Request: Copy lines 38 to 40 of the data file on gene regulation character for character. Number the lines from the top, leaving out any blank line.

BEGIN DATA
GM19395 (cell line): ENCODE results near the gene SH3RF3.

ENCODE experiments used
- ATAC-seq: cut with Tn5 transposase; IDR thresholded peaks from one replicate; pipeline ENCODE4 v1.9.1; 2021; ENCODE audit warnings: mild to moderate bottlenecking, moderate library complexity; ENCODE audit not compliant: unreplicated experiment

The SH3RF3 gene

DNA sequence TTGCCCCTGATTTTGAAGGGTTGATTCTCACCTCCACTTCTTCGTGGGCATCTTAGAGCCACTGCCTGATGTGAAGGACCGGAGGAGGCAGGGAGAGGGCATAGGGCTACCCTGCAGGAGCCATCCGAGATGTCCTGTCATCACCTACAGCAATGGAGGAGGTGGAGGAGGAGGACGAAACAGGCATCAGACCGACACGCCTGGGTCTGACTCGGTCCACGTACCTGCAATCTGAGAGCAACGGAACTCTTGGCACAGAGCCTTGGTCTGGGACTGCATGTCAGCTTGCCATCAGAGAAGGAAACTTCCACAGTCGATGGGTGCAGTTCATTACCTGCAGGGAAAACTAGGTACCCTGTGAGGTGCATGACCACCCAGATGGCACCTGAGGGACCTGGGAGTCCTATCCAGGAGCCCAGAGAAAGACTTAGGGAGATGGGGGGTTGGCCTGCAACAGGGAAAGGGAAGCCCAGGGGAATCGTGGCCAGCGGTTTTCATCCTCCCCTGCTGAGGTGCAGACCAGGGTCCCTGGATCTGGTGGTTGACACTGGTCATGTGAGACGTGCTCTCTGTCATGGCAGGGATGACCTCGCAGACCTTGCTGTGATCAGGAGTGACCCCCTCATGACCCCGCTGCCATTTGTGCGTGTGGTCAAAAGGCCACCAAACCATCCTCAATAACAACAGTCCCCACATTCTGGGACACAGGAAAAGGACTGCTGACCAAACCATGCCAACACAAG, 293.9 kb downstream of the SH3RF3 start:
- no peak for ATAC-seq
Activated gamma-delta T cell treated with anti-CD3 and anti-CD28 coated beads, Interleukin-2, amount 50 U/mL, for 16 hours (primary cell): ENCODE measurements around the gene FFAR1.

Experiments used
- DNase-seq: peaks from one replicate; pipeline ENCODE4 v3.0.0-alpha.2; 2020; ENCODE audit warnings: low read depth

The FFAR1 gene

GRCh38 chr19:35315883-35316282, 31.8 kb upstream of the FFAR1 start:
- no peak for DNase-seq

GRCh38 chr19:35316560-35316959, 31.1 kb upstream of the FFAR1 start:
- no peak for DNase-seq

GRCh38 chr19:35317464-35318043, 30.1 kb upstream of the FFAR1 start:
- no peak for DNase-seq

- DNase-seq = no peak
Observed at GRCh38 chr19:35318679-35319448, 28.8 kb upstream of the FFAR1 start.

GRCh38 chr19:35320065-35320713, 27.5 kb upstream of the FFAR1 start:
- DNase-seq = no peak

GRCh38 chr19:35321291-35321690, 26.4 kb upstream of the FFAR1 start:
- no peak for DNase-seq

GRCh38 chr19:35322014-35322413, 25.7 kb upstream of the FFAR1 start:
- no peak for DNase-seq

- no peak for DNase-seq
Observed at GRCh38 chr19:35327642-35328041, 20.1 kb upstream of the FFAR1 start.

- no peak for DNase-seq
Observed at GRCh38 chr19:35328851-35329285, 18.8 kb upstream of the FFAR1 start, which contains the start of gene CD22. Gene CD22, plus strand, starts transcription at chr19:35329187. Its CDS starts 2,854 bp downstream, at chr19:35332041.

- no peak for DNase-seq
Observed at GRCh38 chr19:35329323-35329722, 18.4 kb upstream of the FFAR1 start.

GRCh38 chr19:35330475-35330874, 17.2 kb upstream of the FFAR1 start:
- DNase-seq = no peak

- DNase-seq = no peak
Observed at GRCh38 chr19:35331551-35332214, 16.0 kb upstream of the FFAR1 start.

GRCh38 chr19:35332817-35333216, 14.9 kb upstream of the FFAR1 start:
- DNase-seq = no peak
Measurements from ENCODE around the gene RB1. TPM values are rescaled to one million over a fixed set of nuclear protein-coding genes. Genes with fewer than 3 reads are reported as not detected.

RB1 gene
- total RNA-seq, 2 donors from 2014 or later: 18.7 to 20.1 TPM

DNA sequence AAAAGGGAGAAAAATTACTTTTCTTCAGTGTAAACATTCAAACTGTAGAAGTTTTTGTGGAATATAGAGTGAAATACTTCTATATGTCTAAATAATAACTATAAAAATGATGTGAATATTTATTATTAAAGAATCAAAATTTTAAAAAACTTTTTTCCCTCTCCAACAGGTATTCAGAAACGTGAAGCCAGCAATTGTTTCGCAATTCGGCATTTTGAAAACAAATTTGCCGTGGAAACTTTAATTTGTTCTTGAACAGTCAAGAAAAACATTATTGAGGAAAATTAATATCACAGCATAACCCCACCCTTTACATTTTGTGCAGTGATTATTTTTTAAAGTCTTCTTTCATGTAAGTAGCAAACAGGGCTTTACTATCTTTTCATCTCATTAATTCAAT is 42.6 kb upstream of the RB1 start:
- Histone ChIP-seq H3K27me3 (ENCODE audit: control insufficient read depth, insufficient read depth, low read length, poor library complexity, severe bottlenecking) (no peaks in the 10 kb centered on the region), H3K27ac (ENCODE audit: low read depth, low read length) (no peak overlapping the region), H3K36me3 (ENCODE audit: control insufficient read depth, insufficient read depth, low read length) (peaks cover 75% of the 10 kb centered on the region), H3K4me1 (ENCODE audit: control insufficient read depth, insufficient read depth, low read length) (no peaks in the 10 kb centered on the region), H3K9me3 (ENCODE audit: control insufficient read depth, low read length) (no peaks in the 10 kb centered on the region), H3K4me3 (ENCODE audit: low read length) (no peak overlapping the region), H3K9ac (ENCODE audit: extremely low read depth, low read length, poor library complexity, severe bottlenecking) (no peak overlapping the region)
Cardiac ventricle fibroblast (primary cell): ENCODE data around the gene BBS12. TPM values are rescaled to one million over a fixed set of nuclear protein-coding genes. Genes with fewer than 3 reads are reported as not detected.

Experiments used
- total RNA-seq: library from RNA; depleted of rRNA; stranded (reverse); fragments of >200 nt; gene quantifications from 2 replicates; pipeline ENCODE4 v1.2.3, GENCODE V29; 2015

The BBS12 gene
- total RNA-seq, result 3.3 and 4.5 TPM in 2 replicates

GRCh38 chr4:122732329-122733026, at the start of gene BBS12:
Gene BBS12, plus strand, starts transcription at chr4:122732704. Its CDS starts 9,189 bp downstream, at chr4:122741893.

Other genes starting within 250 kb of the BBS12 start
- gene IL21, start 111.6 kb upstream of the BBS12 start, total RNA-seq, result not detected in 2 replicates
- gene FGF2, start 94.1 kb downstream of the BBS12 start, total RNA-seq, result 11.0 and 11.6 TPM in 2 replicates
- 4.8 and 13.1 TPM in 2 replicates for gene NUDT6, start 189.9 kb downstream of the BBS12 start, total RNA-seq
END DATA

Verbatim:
RB1 gene
- total RNA-seq, 2 donors from 2014 or later: 18.7 to 20.1 TPM

DNA sequence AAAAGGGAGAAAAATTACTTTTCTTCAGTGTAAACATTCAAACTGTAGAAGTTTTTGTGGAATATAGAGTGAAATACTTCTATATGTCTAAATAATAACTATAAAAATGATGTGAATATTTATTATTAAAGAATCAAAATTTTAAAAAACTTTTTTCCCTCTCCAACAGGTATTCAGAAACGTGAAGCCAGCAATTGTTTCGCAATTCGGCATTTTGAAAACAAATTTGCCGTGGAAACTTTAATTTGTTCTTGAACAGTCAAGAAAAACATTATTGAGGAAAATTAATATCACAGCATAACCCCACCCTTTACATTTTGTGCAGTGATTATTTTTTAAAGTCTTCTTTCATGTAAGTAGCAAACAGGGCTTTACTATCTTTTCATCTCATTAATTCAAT is 42.6 kb upstream of the RB1 start: